Faculty member receives Presidential Early Career Award
November 9, 2010
This article has been modified from it’s original version.
Come January, University Assistant Professor Eric Pop will be taking a trip to the White House.
The Electrical and Computer Engineering faculty member was named a recipient of the Presidential Early Career Awards for Scientists and Engineers on Monday by President Barack Obama.
The award is the highest honor given by the US government for science and engineering professionals while they are in the beginning of their career, the release said. It is given to 85 scientists and researchers who show promise to significantly contributing to their field.
“It’s an award that’s given out to very few of these major researchers,” said Tom Moone, communications coordinator of the Department of Electrical and Computer Engineering. “It’s a very big award for him (Pop) at this stage of his career.”
Pop’s research consists of making electronics more efficient.
“We look at electronics from the nanoscale point of view,” he said. “We look at how to improve the basic building blocks like transistors and memory elements.”
Pop said he enjoys working in nanotechnology because it combines different subject areas like mechanics, chemistry and mathematics. He adds that he also gets to work with people in different backgrounds.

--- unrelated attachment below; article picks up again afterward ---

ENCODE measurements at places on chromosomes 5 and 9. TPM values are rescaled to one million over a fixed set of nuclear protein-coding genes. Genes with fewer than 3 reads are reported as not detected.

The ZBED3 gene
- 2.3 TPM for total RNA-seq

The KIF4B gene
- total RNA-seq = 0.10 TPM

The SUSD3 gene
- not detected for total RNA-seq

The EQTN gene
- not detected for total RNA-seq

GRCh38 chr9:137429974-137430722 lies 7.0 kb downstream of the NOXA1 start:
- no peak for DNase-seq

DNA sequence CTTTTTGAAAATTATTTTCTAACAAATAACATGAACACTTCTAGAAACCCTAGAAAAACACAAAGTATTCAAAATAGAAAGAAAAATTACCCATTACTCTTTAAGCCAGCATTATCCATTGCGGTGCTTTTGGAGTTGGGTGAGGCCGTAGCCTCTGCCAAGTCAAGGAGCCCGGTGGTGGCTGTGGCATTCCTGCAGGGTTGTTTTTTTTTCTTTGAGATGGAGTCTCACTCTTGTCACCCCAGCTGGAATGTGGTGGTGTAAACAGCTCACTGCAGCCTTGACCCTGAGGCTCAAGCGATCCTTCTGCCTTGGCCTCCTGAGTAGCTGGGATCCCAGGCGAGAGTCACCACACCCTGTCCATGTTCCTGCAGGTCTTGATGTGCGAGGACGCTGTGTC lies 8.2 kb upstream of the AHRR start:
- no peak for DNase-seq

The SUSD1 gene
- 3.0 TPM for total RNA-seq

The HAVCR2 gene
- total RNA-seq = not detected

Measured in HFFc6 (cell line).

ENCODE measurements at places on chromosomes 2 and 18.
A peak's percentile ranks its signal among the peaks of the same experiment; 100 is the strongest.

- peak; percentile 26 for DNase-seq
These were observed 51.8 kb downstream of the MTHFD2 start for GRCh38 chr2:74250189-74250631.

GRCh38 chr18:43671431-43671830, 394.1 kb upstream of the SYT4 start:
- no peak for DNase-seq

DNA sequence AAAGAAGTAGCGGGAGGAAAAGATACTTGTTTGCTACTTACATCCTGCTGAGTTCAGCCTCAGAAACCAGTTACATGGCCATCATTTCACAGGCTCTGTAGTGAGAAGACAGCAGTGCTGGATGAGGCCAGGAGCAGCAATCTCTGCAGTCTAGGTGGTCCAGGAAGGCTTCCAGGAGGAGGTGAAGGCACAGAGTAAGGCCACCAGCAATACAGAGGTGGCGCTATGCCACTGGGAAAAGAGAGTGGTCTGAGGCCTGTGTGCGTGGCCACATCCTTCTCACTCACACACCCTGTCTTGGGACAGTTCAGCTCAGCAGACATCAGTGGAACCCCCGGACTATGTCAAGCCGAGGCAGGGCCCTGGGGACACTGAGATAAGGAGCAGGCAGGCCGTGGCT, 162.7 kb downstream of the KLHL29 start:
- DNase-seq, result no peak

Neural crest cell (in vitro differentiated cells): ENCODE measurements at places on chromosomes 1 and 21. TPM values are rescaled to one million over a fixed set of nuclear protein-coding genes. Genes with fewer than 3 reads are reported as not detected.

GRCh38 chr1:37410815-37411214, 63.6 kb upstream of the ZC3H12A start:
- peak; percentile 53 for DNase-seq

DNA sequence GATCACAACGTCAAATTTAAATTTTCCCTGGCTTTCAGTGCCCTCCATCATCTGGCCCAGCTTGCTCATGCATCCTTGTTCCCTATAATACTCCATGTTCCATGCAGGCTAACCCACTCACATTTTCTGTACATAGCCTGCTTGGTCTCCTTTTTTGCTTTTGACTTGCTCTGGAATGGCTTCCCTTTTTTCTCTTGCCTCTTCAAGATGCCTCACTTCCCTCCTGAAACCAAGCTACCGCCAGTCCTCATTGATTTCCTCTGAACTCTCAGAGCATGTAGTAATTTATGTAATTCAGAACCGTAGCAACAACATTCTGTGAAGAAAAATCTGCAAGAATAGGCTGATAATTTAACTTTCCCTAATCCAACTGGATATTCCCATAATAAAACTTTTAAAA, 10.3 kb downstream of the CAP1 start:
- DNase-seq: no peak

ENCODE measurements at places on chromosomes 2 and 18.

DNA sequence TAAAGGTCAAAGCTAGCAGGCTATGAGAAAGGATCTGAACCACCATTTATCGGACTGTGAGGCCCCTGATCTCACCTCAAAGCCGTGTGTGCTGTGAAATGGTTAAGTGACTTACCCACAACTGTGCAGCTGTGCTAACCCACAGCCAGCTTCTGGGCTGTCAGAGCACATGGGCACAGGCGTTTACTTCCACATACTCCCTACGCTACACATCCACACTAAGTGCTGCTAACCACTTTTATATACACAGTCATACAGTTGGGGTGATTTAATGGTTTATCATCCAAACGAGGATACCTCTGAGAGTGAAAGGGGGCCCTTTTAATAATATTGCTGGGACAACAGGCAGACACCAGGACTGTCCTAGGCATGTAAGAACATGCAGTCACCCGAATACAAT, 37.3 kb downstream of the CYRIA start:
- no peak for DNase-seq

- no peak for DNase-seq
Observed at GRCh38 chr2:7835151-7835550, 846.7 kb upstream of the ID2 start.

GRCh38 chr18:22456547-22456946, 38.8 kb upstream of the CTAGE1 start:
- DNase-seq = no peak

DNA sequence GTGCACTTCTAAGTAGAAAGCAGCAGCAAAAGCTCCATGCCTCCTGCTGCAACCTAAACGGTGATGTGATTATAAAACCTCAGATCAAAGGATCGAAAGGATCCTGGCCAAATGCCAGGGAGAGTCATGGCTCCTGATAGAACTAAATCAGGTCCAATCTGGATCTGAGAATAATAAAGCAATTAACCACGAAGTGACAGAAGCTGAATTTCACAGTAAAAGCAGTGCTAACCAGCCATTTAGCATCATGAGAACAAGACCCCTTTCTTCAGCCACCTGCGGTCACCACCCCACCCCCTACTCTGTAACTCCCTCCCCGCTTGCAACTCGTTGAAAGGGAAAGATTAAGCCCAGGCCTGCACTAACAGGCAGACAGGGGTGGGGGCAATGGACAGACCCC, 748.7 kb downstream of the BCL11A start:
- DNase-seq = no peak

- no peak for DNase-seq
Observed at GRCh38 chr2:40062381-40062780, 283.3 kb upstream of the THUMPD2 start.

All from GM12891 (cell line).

“I have a degree in electrical engineering but I got to work with chemical engineers. There were differences in how we speak because chemists talk about molecules and we talk about circuits. But, nanotechnology served as a common language for working together.”
Along with winning the award, Pop was given grants for up to five years to help further his research, which supports government missions, the release said. He said he would use the research money to find a way to convert heat back into electricity.
“A new angle we want to look into is minimizing heat emissions from electronics and also converting the heat that does get produced back into electricity to help battery life in electronics.”
Pop has won several awards, including the National Science Foundation CAREER Award, the Office of Naval Research Young Investigator Award, the Air Force Young Investigator Award, the Defense Advanced Research Projects Agency Young Faculty Award and two University awards for advising and research.
“I think that his career has shown him to a be a strong contributor to the University and he’s showing that the future is bright for him,” Moone said.